Pastoralism and land degradation in Kazakhstan
Robinson, Sarah, 1973- (2000) Pastoralism and land degradation in Kazakhstan. PhD thesis, University of Warwick.
WRAP_THESIS_Robinson_2000.pdf - Requires a PDF viewer such as GSview, Xpdf or Adobe Acrobat Reader
Official URL: http://webcat.warwick.ac.uk/record=b1373118~S15
This thesis looks at the major factors, both environmental and institutional, which
haye affected pastoralism in Kazakhstan throughout this century, concentrating in
particular on the changes which have occurred since the end of the socialist period.
The recent reforms were found to be highly negative for the livestock sector, leading
to a crash in livestock numbers, high levels of poverty and the abandonment of many
pasture areas. Winter fodder as a limit to livestock production has gained importance
as it is no longer provided free by the state.
There have been many reports of overstocking and land degradation in Kazakhstan.
The literature on this was reviewed, and stocking rates in the Soviet periods compared
with forage availability in different vegetation zones. From this, the regions of the
study area which were probably most seriously affected by grazing regimes were
identified. It was found that land degradation did not have negative effects on meat
production at regional scales in the Soviet period.
Since 1994 Kazakhstan's rangelands have undergone a transition from being highly
stocked to being virtually empty of livestock. The potential for monitoring vegetation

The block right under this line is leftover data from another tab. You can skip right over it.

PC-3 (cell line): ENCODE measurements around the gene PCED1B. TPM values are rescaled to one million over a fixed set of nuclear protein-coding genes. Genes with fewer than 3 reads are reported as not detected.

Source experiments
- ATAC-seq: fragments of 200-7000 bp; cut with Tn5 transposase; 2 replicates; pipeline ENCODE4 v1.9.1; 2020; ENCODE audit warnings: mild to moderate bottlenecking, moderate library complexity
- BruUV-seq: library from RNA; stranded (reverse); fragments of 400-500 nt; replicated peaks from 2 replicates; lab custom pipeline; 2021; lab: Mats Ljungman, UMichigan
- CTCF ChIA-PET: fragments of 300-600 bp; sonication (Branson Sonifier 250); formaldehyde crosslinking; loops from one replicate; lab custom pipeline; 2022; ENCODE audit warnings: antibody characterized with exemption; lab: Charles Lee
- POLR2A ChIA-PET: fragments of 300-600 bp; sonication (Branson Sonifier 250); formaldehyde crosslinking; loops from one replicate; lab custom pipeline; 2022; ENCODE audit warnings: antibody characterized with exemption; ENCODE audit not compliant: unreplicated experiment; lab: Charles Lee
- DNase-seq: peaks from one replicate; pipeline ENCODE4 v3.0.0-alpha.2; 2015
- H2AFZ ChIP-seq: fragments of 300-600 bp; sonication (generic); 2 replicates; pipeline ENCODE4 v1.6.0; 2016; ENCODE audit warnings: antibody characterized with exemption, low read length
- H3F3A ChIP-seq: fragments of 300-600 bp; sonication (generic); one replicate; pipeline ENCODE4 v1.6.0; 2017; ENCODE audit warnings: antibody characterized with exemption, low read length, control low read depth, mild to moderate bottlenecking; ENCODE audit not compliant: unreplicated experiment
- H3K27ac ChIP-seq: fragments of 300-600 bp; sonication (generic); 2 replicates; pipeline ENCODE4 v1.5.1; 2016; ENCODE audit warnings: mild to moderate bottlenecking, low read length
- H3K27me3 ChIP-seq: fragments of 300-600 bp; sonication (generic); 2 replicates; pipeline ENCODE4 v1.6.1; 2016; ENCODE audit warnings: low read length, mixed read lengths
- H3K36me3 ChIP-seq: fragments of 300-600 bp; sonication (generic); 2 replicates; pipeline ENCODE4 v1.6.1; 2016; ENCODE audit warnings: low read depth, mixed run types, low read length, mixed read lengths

recovery using both biomass data and NDVI from the AVHRR satellite was
investigated. Relationships with rainfall were explored for both datasets in order to
determine the relative importance of climatic and human influences on forage
availability. The NDVI data was found to have poor relationships with rainfall due
both to its low sensitivity to the biomass changes involved, and the low rainfall
variability. Better relationships between net primary production and rainfall were
found using the biomass data. A severe drought occurring just after the stock crash
was detected by the NDVI, but confounded any detection of vegetation recovery.
|Item Type:||Thesis or Dissertation (PhD)|
|Subjects:||D History General and Old World > DK Russia. Soviet Union. Former Soviet Republics
S Agriculture > S Agriculture (General)
|Library of Congress Subject Headings (LCSH):||Pastoral system -- Kazakhstan, Kazakhstan -- Economic conditions -- 20th century, Livestock -- Kazakhstan -- History -- 20th century, Land degradation -- Kazakhstan|
|Official Date:||May 2000|
|Institution:||University of Warwick|
|Theses Department:||Department of Biological Sciences|
|Supervisor(s)/Advisor:||Milner-Gulland, E. J.|
|Sponsors:||International Association for the Promotion of Co-operation with Scientists from the Independent States of the Former Soviet Union ; United States. National Aeronautics and Space Administration (NASA)|
|Extent:||[xiv], 327 p.|
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